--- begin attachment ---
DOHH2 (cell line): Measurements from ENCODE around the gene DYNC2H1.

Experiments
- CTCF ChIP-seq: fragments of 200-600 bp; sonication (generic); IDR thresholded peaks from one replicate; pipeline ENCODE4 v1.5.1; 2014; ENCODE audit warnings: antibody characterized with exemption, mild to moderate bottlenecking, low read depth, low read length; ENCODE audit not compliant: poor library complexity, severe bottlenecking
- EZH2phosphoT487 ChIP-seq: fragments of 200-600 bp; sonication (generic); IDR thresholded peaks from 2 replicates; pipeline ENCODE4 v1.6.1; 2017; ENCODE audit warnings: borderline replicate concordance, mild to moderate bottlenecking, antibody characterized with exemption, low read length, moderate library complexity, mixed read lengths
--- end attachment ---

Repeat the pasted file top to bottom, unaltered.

DOHH2 (cell line): Measurements from ENCODE around the gene DYNC2H1.

Experiments
- CTCF ChIP-seq: fragments of 200-600 bp; sonication (generic); IDR thresholded peaks from one replicate; pipeline ENCODE4 v1.5.1; 2014; ENCODE audit warnings: antibody characterized with exemption, mild to moderate bottlenecking, low read depth, low read length; ENCODE audit not compliant: poor library complexity, severe bottlenecking
- EZH2phosphoT487 ChIP-seq: fragments of 200-600 bp; sonication (generic); IDR thresholded peaks from 2 replicates; pipeline ENCODE4 v1.6.1; 2017; ENCODE audit warnings: borderline replicate concordance, mild to moderate bottlenecking, antibody characterized with exemption, low read length, moderate library complexity, mixed read lengths